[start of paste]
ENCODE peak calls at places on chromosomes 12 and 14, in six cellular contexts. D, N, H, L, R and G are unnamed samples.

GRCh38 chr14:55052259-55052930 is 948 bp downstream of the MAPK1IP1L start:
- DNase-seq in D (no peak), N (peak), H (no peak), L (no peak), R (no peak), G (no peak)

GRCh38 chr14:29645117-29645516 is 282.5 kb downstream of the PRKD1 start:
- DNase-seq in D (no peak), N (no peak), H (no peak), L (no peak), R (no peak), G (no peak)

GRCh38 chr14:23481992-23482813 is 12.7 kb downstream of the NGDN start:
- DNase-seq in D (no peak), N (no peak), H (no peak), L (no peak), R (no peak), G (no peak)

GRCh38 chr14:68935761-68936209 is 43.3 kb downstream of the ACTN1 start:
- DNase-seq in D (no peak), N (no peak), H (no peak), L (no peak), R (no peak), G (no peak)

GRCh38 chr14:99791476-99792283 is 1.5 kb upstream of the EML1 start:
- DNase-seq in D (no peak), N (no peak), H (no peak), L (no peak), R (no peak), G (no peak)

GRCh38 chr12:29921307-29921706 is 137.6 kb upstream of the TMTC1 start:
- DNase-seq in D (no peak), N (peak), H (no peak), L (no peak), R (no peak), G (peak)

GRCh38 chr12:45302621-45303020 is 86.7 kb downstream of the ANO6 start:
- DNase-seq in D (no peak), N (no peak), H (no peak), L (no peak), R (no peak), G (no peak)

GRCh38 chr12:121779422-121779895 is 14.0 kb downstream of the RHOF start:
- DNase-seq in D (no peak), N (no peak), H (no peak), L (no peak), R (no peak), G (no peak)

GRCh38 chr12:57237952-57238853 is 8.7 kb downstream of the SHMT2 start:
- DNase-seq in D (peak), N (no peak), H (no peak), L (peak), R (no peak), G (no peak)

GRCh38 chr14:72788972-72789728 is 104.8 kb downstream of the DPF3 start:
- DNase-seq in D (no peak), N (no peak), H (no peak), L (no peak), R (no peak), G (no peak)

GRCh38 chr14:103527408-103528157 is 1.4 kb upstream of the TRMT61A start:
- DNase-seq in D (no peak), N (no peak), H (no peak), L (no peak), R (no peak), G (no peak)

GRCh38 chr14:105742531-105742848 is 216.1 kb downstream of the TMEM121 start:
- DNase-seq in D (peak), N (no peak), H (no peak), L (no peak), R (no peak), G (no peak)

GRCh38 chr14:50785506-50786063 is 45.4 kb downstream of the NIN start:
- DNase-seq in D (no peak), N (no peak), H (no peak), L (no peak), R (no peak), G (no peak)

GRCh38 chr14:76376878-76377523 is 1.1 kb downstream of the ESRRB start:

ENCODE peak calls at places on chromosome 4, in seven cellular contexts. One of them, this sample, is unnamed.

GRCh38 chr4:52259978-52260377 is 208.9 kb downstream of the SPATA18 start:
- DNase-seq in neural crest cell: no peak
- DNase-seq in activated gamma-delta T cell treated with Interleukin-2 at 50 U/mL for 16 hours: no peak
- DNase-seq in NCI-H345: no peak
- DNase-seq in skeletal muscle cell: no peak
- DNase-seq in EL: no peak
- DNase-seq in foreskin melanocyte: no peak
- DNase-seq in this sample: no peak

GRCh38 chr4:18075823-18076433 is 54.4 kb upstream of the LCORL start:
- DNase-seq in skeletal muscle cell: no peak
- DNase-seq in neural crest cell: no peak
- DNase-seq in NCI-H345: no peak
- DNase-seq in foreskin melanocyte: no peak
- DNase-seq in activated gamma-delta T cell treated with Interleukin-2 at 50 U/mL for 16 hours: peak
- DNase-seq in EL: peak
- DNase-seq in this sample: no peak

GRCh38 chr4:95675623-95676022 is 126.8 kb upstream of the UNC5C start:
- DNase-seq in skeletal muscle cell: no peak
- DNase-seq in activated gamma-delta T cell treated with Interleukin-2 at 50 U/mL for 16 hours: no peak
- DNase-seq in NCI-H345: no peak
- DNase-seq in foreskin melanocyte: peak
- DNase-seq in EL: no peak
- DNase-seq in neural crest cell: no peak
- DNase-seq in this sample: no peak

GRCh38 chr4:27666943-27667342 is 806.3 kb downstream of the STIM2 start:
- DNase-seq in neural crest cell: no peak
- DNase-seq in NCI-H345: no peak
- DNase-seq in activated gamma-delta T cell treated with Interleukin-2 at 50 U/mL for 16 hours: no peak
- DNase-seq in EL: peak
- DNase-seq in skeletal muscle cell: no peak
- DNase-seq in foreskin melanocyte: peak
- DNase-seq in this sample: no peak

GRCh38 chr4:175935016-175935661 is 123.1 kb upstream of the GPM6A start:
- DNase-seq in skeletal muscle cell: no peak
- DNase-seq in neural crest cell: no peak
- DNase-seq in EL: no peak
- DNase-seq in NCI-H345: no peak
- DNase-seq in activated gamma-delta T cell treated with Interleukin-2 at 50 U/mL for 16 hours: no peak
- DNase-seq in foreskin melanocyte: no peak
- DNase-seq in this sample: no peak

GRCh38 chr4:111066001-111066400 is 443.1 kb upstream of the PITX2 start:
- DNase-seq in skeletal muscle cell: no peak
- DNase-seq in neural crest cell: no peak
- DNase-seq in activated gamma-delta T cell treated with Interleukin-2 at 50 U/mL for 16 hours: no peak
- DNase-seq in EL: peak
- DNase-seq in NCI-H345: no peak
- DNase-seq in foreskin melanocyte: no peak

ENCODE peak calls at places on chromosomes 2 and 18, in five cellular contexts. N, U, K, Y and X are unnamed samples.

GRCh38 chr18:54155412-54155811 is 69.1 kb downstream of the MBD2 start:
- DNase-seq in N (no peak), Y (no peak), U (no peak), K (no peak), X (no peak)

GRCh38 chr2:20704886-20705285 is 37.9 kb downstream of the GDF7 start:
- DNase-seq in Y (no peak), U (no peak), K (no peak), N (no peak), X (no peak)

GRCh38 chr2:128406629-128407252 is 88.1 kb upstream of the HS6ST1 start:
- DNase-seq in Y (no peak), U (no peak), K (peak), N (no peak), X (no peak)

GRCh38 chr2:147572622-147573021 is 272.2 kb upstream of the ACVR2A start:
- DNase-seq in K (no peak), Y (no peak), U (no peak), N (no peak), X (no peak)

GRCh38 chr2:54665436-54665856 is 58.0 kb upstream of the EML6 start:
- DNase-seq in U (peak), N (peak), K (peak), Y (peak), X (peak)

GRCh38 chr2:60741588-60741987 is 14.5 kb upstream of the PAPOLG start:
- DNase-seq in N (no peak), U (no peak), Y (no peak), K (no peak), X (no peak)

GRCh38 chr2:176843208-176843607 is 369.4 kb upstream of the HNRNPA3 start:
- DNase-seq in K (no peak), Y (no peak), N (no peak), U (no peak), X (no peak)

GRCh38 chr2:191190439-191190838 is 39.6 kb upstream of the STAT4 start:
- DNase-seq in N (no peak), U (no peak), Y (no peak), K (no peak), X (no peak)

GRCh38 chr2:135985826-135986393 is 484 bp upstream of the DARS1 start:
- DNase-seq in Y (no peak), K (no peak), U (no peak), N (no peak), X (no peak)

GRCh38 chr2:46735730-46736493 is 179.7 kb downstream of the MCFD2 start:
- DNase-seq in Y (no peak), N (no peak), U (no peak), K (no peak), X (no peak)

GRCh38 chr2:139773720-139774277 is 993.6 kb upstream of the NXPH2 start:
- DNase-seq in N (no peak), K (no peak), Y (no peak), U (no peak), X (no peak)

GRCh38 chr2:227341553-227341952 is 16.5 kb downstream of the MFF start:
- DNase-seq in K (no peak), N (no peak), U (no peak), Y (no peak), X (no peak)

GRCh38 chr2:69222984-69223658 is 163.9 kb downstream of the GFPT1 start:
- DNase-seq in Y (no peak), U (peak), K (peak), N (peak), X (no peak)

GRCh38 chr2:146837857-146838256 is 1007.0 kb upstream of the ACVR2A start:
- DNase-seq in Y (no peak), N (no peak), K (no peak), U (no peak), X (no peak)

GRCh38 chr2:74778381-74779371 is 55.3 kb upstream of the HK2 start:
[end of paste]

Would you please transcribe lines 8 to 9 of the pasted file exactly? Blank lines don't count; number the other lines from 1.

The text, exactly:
GRCh38 chr14:68935761-68936209 is 43.3 kb downstream of the ACTN1 start:
- DNase-seq in D (no peak), N (no peak), H (no peak), L (no peak), R (no peak), G (no peak)